"Once again, Mr. Congressman, I think he misremembers the conversation that we had. Andy and I's relationship was close enough to know that if I would have known that he had done HGH, which I now know, if he was knowingly knowing that I had taken HGH, we would have talked about the subject. He'd have come to me to ask me about the effects of it."
Good god, he sounds like Mushmouth from Fat Albert.
The only question is...would he have been better served to go with, "I'm here to talk about the future, not the past?"
From Andrew Sullivan:
My wife and I have never voted for anything left of Republican, frequently voting on the Conservative party line when available. Yet today, we both voted for Hillary in the VA primary. Why? Because it seems McCain has it wrapped up, so why waste our vote on the Republican side; she is a lot less scary than Obama in many ways (better the Devil you know), and I think she is more easily beaten with her high negatives and lack of charisma. So we were part of the high Dem turn out today which I am sure you will hear about. And there is no way we will ever vote Dem in November.
We live in a highly conservative precinct (Eric Cantor is our Congressman). I saw many folks today picking up the Democratic ballot also. I think my wife and I were far from alone in our thinking.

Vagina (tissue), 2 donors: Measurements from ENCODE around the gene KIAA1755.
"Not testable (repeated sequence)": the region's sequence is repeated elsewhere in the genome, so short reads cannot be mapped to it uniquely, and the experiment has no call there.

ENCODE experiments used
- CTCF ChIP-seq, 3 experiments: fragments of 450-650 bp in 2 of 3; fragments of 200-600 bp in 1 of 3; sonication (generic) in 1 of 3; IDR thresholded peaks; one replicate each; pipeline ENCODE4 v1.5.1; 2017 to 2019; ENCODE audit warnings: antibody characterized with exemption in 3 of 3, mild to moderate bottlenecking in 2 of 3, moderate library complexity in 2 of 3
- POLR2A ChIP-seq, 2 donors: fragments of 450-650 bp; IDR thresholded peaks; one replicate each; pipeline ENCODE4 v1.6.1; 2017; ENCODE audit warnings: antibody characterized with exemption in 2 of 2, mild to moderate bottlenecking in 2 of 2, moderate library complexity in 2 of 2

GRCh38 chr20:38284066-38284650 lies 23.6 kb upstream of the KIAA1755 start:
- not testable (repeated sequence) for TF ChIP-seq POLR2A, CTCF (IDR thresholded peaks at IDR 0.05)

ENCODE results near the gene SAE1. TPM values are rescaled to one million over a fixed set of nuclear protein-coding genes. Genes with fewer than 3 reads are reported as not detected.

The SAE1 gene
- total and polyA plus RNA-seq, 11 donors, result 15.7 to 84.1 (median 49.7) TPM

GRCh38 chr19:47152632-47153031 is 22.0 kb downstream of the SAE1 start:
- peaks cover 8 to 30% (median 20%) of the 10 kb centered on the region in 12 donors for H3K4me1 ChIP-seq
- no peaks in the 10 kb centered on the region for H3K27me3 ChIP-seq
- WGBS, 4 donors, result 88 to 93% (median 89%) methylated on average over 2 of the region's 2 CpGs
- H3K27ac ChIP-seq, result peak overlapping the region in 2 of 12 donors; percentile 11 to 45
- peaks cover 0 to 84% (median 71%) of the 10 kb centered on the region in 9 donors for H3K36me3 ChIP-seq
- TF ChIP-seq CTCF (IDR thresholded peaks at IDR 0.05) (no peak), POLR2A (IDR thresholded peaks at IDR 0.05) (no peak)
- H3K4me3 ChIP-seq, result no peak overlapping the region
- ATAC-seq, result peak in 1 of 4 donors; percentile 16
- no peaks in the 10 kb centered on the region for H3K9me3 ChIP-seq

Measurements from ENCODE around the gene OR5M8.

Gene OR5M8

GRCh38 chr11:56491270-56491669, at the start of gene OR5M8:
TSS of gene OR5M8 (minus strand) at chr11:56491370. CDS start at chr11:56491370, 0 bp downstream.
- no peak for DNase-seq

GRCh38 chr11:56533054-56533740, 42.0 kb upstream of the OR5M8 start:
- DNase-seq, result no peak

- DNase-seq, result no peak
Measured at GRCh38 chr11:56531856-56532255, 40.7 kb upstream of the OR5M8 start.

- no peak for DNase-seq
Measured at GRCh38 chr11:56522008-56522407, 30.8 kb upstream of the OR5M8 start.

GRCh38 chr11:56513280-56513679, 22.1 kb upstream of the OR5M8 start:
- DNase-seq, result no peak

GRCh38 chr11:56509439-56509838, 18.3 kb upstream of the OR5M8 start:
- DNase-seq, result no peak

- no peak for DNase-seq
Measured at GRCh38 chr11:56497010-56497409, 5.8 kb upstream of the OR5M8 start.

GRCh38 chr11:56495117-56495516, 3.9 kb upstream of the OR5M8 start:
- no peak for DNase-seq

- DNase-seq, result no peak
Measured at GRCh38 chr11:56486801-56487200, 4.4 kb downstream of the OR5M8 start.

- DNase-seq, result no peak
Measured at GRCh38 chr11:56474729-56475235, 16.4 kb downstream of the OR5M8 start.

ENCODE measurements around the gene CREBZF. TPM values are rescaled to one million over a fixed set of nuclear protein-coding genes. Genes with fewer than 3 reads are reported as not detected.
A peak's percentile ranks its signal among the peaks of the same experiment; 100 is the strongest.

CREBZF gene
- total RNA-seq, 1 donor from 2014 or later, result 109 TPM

I must say I worried about this kind of phenomenon, and I don't begrudge anyone for how they use their vote...
That being said, it really, REALLY didn't work. From Talking Points Memo:
Exactly one minute after the polls closed, CNN, MSNBC and Fox all call Virginia for Barack Obama.
Late Update: That the race would be called so quickly is obviously a signal of just how big a landslide victory this is. But look at some of these exit poll numbers cited by MSNBC.
* Hillary barely won the white vote, 51%-48%.
* Hillary won almost none of the black vote -- 10% -- while Obama got 90% of it.
* Obama won by a large margin among white men, 55%-43%.
* Hillary did win by a big margin among white women, 58%-42%, which suggests that this firewall constituency remains reliable for her.
Awesome work, guys. And props to Obama who is continuing this forward momentum. He's expected to win Maryland and D.C. tonight as well, and then, it's onto Wisconsin next week, which looks like a real place for Clinton to be competitive.
The Mac Daddy make you Jump Jump
The Daddy Mac will make you Jump Jump
Kris Kross will make you Jump Jump
Just me? (And yes, I think if anything they are referencing Bobby Darin's Mack The Knife...lighten up, people!)
Anyhow, I was at a dinner party with family last night and the talk turned to politics. Everyone there was liberally minded, but there were a few comments that really stuck with me.
Several people thought that John McCain was pro-choice, and that’s why the Republican party didn’t much like him. I pointed out that he’s virulently pro-life, something made clear today by the endorsement by pro-life nutjob Gary Bauer: